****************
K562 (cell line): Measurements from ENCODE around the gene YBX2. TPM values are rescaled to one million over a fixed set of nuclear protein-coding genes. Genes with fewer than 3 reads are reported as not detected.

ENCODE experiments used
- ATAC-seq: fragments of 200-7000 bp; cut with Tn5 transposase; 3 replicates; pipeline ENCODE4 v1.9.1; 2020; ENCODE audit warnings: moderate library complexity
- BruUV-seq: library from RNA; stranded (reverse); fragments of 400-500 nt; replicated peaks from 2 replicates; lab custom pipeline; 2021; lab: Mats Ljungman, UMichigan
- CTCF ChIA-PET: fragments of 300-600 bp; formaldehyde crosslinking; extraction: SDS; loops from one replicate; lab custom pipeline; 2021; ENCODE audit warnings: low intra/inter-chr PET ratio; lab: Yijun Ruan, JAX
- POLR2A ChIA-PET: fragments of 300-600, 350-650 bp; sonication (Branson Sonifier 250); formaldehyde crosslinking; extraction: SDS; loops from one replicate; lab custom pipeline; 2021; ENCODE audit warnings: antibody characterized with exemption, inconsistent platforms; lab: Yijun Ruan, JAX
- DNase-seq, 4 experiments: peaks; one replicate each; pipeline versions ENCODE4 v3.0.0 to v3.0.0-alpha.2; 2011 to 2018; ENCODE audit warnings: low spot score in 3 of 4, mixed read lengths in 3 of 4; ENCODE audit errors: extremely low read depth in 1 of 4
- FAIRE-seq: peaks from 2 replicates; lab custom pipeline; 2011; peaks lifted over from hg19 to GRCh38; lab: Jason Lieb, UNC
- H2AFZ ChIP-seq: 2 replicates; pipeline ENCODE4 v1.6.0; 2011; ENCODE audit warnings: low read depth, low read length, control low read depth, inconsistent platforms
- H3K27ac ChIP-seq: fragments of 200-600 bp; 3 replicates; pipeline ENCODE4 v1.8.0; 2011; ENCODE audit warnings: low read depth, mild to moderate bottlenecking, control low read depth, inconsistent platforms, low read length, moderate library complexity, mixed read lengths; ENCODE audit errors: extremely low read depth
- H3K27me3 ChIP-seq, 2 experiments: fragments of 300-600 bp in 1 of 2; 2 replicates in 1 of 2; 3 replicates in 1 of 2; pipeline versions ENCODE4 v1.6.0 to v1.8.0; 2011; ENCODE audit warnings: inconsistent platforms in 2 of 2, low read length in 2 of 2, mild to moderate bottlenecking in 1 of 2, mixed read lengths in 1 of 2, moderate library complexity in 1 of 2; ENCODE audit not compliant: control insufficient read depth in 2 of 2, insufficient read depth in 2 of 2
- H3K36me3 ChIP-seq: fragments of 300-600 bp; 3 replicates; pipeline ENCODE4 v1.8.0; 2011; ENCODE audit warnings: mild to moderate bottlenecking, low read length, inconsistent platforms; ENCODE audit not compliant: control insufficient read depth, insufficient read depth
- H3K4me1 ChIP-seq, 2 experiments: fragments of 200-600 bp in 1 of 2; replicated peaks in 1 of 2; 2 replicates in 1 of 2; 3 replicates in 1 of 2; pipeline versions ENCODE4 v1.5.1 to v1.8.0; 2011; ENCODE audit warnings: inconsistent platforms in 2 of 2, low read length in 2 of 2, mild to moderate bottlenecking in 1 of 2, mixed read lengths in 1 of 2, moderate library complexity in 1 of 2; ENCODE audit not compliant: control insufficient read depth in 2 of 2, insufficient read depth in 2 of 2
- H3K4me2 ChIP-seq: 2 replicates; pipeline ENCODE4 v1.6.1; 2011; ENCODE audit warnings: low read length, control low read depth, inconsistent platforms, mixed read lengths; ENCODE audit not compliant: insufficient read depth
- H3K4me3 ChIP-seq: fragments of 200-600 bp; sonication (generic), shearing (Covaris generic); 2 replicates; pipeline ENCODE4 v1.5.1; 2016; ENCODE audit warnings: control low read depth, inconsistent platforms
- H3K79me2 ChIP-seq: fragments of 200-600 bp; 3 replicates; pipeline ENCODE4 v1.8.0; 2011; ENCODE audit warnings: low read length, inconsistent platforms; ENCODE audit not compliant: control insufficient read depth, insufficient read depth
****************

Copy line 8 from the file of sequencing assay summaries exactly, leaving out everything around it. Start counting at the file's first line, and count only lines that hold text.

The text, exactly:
- FAIRE-seq: peaks from 2 replicates; lab custom pipeline; 2011; peaks lifted over from hg19 to GRCh38; lab: Jason Lieb, UNC